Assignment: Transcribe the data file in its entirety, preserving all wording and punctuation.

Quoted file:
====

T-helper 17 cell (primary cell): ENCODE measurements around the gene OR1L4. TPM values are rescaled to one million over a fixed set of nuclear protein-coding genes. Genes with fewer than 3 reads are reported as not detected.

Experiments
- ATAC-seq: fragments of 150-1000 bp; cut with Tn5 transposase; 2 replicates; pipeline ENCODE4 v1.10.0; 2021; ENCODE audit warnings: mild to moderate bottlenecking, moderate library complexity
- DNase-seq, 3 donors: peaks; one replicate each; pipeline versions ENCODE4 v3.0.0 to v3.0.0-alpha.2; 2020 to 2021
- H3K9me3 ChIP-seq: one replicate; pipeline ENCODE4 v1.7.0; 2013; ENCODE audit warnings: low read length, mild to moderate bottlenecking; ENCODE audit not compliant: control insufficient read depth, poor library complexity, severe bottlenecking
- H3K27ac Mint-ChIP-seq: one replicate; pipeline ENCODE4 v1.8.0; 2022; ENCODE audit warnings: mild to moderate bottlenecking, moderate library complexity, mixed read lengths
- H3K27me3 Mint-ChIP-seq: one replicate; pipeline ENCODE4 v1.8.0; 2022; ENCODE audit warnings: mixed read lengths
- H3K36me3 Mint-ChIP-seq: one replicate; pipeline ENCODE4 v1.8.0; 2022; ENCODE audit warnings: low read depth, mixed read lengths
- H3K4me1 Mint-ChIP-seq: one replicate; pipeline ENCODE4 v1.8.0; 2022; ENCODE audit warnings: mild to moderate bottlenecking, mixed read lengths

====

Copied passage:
T-helper 17 cell (primary cell): ENCODE measurements around the gene OR1L4. TPM values are rescaled to one million over a fixed set of nuclear protein-coding genes. Genes with fewer than 3 reads are reported as not detected.

Experiments
- ATAC-seq: fragments of 150-1000 bp; cut with Tn5 transposase; 2 replicates; pipeline ENCODE4 v1.10.0; 2021; ENCODE audit warnings: mild to moderate bottlenecking, moderate library complexity
- DNase-seq, 3 donors: peaks; one replicate each; pipeline versions ENCODE4 v3.0.0 to v3.0.0-alpha.2; 2020 to 2021
- H3K9me3 ChIP-seq: one replicate; pipeline ENCODE4 v1.7.0; 2013; ENCODE audit warnings: low read length, mild to moderate bottlenecking; ENCODE audit not compliant: control insufficient read depth, poor library complexity, severe bottlenecking
- H3K27ac Mint-ChIP-seq: one replicate; pipeline ENCODE4 v1.8.0; 2022; ENCODE audit warnings: mild to moderate bottlenecking, moderate library complexity, mixed read lengths
- H3K27me3 Mint-ChIP-seq: one replicate; pipeline ENCODE4 v1.8.0; 2022; ENCODE audit warnings: mixed read lengths
- H3K36me3 Mint-ChIP-seq: one replicate; pipeline ENCODE4 v1.8.0; 2022; ENCODE audit warnings: low read depth, mixed read lengths
- H3K4me1 Mint-ChIP-seq: one replicate; pipeline ENCODE4 v1.8.0; 2022; ENCODE audit warnings: mild to moderate bottlenecking, mixed read lengths